WIT Road Show
Washington Improv Theater takes its show on the road — but not too far — for three weekends at Atlas Performing Arts Center. Each night features improvised sets from several of WIT’s ensemble groups, as well as “The Fourth Estate,” a new improv comedy show that takes aim at the news media (what could be funny about that?). Atlas Performing Arts Center, 1333 H St. NE; Thu. through Jan. 27, $15-$20.
Jay Pharoah was one of the most memorable “Saturday Night Live” cast members in recent memory, thanks to his spot-on impressions of JAY-Z, Barack Obama and Denzel Washington. Since leaving the sketch show in 2016, the comedian has popped up in TV and film roles while honing his stand-up, which shows a side he didn’t get to display on “SNL.” Pharoah is currently testing out new material for his second comedy special. 9:30 Club, 815 V St. NW; Fri., 8 p.m., $30.
Bobby Thompson Trio
D.C.-area singer/guitarist Bobby Thompson will celebrate the release a new single, “On the Ground,” at Pearl Street Warehouse on Friday with his eponymous power trio. Thompson, who fronts Revelator Hill, released a rootsy acoustic EP last fall but takes a much more electric, bluesy approach with his trio. Thompson will be joined by collaborator and fellow D.C. musician Ron Holloway. The in-demand saxophonist will open the show with his trio, playing a set of funk and jazz music. Pearl Street Warehouse, 33 Pearl St. SW; Fri., 8 p.m., $10-$12.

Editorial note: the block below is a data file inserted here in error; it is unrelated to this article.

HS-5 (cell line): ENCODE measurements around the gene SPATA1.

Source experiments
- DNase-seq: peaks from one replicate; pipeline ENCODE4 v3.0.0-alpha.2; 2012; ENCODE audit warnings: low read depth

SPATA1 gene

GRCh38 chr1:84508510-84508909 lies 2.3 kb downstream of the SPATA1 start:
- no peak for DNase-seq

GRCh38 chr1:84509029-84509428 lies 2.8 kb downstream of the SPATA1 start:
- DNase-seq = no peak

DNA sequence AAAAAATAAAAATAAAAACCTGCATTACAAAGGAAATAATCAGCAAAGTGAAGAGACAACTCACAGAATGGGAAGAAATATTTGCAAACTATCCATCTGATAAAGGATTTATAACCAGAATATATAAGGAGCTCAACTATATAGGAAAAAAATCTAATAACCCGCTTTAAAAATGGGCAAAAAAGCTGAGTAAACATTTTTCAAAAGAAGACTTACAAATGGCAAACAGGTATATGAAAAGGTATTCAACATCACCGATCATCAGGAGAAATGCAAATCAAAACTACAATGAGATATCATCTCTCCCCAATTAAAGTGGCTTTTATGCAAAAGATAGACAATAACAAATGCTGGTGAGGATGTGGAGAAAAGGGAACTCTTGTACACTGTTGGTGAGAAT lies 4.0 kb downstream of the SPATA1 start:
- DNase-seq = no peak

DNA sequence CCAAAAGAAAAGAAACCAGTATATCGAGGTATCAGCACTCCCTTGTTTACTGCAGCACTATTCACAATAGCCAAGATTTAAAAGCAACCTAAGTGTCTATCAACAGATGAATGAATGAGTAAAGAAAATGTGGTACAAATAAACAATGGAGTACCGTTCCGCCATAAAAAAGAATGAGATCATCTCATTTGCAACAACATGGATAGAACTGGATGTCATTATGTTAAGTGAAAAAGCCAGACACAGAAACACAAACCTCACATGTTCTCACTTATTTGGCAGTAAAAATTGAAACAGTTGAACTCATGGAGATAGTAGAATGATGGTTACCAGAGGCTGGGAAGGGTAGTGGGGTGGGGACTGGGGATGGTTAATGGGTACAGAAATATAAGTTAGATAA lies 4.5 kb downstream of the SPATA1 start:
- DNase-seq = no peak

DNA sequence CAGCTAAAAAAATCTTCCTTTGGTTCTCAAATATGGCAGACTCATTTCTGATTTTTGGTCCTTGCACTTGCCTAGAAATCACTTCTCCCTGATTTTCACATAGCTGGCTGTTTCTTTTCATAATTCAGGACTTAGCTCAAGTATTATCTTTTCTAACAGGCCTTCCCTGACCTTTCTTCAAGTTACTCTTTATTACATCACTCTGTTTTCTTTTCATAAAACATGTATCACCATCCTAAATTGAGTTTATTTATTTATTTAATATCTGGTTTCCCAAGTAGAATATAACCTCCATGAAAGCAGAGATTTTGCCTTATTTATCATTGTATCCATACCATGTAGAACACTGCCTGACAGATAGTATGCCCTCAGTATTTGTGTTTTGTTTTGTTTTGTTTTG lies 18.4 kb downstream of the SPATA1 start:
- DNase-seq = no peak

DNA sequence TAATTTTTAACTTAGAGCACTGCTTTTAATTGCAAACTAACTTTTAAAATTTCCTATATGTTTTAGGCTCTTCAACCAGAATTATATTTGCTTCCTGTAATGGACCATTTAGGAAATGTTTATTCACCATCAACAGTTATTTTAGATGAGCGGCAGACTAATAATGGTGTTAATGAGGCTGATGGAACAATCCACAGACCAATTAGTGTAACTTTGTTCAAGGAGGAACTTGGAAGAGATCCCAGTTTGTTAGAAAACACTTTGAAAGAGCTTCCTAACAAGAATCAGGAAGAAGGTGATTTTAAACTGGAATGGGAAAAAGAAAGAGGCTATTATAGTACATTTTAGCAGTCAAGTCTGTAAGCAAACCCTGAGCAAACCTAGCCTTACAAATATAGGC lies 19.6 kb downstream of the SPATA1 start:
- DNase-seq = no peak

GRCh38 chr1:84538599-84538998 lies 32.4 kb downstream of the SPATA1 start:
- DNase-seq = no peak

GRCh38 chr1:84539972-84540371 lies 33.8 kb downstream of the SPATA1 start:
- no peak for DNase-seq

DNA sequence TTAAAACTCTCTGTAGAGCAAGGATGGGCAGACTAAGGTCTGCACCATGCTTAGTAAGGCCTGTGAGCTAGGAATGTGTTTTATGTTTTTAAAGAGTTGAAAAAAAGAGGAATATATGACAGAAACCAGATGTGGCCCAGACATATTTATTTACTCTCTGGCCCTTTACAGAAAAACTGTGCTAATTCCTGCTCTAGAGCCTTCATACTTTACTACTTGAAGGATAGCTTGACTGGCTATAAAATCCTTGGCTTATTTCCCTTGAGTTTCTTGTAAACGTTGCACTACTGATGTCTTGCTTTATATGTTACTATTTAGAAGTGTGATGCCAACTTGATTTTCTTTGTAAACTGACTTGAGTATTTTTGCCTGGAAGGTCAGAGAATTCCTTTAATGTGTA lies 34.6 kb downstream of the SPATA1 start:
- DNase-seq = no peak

Nashville singer-songwriter Rayland Baxter wrote his latest album, “Wide Awake,” while holed up in an abandoned rubber band factory-turned studio in rural Kentucky, then he headed to Santa Monica, Calif., to record in earnest. As a result of his surroundings, the album often oscillates between sunny, polished pop rock and more isolating folk songs. The Hamilton, 600 14th St. NW; Sat., 8 p.m., $15-$20.
Jumping’ Jupiter and the Grandsons
The 9:30 Club is hosting three local acts Saturday for a show dubbed Rockabilooza. Jumping’ Jupiter and the Grandsons close out the night, which also includes sets from Virginia & The Blue Dots and Dingleberry Dynasty. 9:30 Club, 815 V St. NW; Sat., 8 p.m., $20.
Joshua Harmon, who wrote Studio Theatre’s hit “Bad Jews,” returns with a timely play that follows two white parents who are headmasters at a boarding school. They pride themselves on diversifying the student body, but when their son’s plan to attend an Ivy League college begins to fall through, they start questioning their progressive values, in this drama that originally debuted in New York. Studio Theatre, 1501 14th St. NW; Wed. through Feb. 17, $20-$111.